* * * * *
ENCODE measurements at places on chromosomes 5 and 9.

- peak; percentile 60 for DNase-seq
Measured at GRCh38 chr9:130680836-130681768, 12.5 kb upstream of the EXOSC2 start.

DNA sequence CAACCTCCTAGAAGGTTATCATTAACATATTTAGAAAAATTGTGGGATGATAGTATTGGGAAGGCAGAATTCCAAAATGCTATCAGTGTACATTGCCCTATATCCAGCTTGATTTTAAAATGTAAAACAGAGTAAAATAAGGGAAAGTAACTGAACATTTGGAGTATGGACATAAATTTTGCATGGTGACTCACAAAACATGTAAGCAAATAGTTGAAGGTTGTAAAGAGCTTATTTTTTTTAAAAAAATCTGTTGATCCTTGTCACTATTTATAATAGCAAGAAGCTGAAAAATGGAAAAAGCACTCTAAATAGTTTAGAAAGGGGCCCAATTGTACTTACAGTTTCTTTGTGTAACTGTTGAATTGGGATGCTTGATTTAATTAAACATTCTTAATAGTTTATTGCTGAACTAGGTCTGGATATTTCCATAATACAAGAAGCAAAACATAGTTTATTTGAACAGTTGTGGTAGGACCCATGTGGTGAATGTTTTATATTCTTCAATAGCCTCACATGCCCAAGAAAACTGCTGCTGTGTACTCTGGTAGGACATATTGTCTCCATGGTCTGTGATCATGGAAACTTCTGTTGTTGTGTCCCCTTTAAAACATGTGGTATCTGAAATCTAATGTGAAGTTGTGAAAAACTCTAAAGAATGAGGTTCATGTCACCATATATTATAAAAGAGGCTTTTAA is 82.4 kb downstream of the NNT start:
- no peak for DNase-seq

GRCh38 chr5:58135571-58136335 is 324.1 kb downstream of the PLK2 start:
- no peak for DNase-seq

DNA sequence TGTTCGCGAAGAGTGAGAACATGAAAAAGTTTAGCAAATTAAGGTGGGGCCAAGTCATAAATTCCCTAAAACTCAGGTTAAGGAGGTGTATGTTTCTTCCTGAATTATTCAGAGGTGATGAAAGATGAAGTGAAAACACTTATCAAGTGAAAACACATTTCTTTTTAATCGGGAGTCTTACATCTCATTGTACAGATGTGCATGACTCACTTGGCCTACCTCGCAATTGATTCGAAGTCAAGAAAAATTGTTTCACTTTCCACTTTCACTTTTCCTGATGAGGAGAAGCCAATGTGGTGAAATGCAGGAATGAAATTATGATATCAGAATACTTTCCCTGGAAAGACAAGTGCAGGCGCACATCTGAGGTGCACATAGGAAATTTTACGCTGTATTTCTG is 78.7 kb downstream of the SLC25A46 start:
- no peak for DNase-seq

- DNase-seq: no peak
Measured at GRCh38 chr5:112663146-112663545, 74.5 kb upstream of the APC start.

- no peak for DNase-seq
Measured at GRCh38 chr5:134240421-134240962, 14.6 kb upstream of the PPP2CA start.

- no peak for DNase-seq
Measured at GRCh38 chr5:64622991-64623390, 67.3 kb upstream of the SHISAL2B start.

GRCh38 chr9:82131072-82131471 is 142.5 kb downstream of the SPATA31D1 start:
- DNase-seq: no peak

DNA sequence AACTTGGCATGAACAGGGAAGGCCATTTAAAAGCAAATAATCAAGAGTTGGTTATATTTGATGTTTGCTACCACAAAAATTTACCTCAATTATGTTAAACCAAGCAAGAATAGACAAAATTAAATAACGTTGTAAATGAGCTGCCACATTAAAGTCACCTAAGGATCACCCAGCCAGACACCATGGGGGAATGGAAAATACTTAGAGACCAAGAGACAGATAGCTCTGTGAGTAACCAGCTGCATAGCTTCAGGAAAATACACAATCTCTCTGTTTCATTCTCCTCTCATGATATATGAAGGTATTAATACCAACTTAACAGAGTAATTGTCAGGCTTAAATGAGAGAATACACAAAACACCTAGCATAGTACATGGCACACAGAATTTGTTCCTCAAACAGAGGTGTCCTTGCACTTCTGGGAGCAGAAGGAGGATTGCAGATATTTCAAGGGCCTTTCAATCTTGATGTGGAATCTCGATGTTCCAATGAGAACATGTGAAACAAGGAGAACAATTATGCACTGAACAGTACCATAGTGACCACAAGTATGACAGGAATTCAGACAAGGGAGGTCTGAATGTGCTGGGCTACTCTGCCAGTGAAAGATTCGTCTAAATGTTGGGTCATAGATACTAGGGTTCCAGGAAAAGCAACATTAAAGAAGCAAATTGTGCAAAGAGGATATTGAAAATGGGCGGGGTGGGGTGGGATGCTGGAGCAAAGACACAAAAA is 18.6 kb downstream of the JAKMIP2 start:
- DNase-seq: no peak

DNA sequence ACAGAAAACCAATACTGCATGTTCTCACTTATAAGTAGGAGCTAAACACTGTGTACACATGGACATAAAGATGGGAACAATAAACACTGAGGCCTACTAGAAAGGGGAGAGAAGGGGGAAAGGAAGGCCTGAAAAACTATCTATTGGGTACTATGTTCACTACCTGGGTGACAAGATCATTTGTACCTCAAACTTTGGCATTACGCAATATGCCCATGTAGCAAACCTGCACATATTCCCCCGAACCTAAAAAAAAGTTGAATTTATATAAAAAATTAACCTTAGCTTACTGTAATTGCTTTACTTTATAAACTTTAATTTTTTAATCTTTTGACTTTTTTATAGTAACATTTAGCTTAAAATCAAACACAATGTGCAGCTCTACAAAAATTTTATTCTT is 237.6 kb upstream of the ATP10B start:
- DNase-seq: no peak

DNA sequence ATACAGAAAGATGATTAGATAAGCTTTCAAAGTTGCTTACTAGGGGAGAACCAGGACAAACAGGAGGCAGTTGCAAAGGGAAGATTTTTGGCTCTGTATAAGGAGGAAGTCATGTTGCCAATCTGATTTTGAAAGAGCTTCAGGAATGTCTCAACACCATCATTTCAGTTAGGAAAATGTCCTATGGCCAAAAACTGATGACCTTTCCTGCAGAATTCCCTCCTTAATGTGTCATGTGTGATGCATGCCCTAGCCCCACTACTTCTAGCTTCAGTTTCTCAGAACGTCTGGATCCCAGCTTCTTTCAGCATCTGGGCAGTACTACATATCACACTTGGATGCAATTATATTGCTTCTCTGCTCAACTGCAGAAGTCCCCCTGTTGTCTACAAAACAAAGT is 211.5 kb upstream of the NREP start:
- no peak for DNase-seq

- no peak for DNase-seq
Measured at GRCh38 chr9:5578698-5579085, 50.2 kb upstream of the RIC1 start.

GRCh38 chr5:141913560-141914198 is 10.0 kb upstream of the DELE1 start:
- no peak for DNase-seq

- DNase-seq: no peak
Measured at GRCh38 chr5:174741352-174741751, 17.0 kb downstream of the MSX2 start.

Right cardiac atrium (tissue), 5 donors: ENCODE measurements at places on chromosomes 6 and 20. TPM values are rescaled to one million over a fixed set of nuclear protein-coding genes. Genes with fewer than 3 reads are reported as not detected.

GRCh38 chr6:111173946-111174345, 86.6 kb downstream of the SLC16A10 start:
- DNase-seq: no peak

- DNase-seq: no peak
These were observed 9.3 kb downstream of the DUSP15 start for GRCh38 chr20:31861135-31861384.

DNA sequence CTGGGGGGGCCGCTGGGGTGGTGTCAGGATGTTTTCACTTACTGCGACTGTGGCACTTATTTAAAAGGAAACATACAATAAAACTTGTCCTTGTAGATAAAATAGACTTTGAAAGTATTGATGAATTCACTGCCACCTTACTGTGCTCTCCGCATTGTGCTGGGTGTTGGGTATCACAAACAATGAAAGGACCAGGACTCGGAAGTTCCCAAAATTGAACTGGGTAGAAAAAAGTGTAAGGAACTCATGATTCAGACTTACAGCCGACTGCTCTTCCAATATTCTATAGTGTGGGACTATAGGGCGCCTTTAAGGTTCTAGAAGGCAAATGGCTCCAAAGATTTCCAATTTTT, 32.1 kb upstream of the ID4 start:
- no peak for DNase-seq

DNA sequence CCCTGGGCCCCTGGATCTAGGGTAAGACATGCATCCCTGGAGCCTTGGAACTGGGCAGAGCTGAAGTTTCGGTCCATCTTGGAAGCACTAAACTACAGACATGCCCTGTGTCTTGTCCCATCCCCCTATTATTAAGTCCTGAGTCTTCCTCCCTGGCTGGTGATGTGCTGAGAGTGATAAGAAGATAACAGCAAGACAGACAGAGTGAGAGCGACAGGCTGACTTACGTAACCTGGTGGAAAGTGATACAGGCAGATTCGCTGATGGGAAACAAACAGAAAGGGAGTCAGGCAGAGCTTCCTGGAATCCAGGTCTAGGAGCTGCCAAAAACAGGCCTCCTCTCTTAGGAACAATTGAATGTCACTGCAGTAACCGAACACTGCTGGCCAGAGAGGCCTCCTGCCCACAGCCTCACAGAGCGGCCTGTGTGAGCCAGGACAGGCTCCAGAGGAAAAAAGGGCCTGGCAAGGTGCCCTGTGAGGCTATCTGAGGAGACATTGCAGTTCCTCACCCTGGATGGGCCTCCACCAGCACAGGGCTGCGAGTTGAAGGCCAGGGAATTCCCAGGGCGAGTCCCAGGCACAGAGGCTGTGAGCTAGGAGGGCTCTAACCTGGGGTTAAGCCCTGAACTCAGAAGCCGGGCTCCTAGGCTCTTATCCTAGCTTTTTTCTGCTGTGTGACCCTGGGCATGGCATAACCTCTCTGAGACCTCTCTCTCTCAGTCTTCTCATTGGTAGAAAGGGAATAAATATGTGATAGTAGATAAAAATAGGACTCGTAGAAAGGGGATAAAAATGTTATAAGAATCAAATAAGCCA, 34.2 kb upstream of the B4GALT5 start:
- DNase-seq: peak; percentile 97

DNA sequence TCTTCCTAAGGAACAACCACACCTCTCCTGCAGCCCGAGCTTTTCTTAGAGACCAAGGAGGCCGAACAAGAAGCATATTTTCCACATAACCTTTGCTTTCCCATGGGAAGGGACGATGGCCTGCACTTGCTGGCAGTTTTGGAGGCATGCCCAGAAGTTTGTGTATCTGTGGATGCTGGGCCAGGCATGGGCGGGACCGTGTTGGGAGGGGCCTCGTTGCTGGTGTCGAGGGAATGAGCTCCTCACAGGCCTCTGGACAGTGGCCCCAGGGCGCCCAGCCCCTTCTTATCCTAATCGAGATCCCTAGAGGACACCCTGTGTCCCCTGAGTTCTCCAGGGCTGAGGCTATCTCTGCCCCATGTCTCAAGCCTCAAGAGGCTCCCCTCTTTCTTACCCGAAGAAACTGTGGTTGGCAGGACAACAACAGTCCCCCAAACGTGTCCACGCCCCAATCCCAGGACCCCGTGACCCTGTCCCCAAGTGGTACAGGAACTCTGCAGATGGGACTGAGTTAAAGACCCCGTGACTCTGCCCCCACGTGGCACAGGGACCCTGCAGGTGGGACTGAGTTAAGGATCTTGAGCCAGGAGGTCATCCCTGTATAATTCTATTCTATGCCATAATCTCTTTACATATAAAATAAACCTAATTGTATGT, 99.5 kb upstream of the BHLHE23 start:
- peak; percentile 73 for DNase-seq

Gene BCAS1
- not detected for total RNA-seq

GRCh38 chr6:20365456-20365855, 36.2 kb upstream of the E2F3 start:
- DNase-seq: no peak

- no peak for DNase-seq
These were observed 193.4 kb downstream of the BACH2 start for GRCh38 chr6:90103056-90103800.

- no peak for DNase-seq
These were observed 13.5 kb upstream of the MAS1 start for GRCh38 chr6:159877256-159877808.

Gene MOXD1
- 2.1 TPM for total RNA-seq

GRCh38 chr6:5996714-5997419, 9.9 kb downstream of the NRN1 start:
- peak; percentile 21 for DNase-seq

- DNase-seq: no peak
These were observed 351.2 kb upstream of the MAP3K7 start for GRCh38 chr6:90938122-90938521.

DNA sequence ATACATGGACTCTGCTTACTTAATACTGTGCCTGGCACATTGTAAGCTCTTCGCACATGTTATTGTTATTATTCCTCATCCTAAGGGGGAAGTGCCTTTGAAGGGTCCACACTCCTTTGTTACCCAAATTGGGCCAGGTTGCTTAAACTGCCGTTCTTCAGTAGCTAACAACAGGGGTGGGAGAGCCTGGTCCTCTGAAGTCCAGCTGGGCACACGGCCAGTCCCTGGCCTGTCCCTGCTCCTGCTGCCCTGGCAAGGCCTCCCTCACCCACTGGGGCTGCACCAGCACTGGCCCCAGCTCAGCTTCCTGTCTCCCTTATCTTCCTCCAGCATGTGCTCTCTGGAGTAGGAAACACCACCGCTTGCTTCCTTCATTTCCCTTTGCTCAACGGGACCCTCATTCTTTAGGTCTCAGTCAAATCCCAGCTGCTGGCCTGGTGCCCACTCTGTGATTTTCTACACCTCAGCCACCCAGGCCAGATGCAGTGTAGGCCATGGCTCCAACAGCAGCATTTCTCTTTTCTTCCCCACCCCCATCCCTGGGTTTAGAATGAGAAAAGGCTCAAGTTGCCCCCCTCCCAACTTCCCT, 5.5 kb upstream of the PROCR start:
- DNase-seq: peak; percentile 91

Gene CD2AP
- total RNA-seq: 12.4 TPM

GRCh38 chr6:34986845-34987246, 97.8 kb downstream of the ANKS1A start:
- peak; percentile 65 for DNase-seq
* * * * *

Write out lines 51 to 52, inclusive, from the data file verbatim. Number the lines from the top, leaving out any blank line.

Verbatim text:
GRCh38 chr6:5996714-5997419, 9.9 kb downstream of the NRN1 start:
- peak; percentile 21 for DNase-seq